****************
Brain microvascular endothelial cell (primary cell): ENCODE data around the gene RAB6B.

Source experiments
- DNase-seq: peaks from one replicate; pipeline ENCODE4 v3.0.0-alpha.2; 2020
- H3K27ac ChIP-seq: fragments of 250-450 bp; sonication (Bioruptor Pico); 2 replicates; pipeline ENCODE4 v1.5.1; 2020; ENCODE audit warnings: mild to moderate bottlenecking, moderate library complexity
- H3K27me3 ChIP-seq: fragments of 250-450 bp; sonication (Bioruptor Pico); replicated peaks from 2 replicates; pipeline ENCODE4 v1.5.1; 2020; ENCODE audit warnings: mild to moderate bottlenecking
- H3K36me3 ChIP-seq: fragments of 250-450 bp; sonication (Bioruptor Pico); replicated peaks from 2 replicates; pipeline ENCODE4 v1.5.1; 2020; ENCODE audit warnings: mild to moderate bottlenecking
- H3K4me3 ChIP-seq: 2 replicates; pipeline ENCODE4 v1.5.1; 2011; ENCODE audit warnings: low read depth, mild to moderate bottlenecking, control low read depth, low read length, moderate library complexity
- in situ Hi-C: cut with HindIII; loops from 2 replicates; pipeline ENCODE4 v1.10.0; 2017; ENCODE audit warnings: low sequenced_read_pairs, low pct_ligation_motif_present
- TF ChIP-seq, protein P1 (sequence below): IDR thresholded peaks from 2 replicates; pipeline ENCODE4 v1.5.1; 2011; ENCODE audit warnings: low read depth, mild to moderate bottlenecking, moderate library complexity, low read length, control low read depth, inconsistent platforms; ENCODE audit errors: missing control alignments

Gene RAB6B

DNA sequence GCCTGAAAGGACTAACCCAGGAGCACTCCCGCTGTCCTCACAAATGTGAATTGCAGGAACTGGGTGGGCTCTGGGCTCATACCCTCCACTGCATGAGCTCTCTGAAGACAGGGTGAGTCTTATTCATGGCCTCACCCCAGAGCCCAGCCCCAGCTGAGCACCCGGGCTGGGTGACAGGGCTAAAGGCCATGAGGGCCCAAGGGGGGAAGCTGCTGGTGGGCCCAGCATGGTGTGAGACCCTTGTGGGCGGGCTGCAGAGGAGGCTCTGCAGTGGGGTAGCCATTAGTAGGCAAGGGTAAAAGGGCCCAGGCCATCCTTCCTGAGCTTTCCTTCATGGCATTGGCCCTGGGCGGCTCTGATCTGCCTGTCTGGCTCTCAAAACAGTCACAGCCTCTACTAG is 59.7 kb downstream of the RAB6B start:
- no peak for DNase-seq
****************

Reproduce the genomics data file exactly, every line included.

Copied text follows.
Brain microvascular endothelial cell (primary cell): ENCODE data around the gene RAB6B.

Source experiments
- DNase-seq: peaks from one replicate; pipeline ENCODE4 v3.0.0-alpha.2; 2020
- H3K27ac ChIP-seq: fragments of 250-450 bp; sonication (Bioruptor Pico); 2 replicates; pipeline ENCODE4 v1.5.1; 2020; ENCODE audit warnings: mild to moderate bottlenecking, moderate library complexity
- H3K27me3 ChIP-seq: fragments of 250-450 bp; sonication (Bioruptor Pico); replicated peaks from 2 replicates; pipeline ENCODE4 v1.5.1; 2020; ENCODE audit warnings: mild to moderate bottlenecking
- H3K36me3 ChIP-seq: fragments of 250-450 bp; sonication (Bioruptor Pico); replicated peaks from 2 replicates; pipeline ENCODE4 v1.5.1; 2020; ENCODE audit warnings: mild to moderate bottlenecking
- H3K4me3 ChIP-seq: 2 replicates; pipeline ENCODE4 v1.5.1; 2011; ENCODE audit warnings: low read depth, mild to moderate bottlenecking, control low read depth, low read length, moderate library complexity
- in situ Hi-C: cut with HindIII; loops from 2 replicates; pipeline ENCODE4 v1.10.0; 2017; ENCODE audit warnings: low sequenced_read_pairs, low pct_ligation_motif_present
- TF ChIP-seq, protein P1 (sequence below): IDR thresholded peaks from 2 replicates; pipeline ENCODE4 v1.5.1; 2011; ENCODE audit warnings: low read depth, mild to moderate bottlenecking, moderate library complexity, low read length, control low read depth, inconsistent platforms; ENCODE audit errors: missing control alignments

Gene RAB6B

DNA sequence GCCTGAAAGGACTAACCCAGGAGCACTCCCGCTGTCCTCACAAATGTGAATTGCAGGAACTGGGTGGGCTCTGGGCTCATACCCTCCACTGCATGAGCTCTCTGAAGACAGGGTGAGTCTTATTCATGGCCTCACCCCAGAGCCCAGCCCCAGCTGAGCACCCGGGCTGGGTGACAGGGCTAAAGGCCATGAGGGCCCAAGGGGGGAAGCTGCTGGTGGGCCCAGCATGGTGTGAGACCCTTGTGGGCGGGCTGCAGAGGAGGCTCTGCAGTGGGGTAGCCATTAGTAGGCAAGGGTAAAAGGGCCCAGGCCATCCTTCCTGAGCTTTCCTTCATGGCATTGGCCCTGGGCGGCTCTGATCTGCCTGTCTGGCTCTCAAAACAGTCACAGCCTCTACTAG is 59.7 kb downstream of the RAB6B start:
- no peak for DNase-seq